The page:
Alaska, Education, Featured, Seward History

Jesse Lee Home Woes Due To Misunderstanding of Funding Requirements

The Friends of Jesse Lee Home (FJLH) have been mystified for some years now as to motivation behind the Walker Administration’s approach to our grants for the renovation of the historic Jesse Lee Home, and the creation of the Balto Statewide Leadership Charter School which would inhabit it.

The Walker Administration never agreed to multiple requests to sit down with FJLH to discuss the project, nor apparently asked themselves why the Department of Community Commerce and Economic Development (DCCED) would be administering a grant to restore a historic property instead of the Department of Natural Resources, Division of Historic Preservation…the department where the grants to the project started.

It wasn’t until DCCED Deputy Commissioner Fred Parady made a statement to Alaska Public Media that the disconnect became clear, “Parady admitted the scope of the grant agreements allowed for more than just construction costs, and, to be clear, he doesn’t think anybody stole money. But Parady said the Friends of the Jesse Lee Home might have gotten off track with developing school curriculum that distracted them from the more immediate needs of the deteriorating building.”

Apparently, Parady was oblivious to the fact that the Friends of Jesse Lee Home are legally required to fully develop the end user school, which must open immediately after the renovations of the building are completed.

Qualification for the project’s federal New Market Tax Credit matching grant, 40% of the funding, is based on employment numbers of the end user. It is a non-negotiable legal requirement that after renovation the building must be placed immediately into service.

Since the New Market Tax Credit is a jobs bill, it made sense to move the grant to DCCED to create the school and the jobs that are associated with it opening. The Department of Education only oversees schools that are open.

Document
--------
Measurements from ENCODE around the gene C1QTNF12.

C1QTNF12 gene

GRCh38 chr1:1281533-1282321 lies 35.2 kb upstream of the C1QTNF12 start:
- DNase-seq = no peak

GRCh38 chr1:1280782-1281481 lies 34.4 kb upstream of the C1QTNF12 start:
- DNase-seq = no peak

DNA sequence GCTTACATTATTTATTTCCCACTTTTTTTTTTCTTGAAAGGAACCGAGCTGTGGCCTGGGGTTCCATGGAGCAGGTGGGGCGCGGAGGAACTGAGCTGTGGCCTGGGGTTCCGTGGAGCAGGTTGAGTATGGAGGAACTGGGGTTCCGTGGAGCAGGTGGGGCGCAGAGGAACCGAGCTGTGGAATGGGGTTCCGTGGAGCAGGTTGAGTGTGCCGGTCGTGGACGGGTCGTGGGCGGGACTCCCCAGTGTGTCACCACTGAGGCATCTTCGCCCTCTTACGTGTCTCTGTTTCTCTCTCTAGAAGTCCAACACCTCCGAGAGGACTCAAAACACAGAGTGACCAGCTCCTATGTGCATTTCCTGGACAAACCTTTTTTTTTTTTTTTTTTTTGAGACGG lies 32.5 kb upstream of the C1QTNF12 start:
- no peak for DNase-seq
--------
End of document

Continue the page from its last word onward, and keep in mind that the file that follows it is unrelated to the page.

The federal Historic Preservation Tax Credit matching grant, 20% of the funding for renovation, also demands the building be immediately placed back into service. It is a non-negotiable legal requirement of this grant as well.

The dynamic of twinning these two federal funding sources is sophisticated and complex. It has never been done before in Alaska, so no one at DCCED or DNR HP has experience with this mechanism. Nationally it is a rare pairing, less than a handful of similar projects, which demanded the FJLH traveled out-of-state to acquire the skills, knowledge, and lessons learned from experienced consultants with a record of successful completion.

The Purchase Agreement for the Jesse Lee Home from the City of Seward carries the stipulation that a public school will be the end user. Governor Sean Parnell allocated funding in his budget for the development of the school, which was passed by the legislature. This is this funding that was directed to DCCED.

Previously, the Alaska State Legislature appropriated funding to stabilize the building, which was administered through the Department of Natural Resources Department of Historic Preservation. DNR-HP does not do community and economic development, and community and economic development is what the end user – the Balto School, empowers and ignites.

The remainder of the DNR grant was transferred to DCCED so the stabilization could be maintained while the Balto School curriculum and Architecture & Engineering were developed. They are currently at 80% and could be completed in months. The stabilization was maintained as the structure dried out and was pulled back into plumb. Everything was on budget and on time….until the Walker Administration elected to stop paying the bills.

The State of Alaska’s complex legal requirements for setting up a residential boarding school; drawing students from all over the State for one semester – which skews the student count for funding and required resolution of this issue; and the rigor of development of a placed based, individualized learning, STEAM curriculum simply cannot be done turnkey in a couple weeks – it takes a couple years.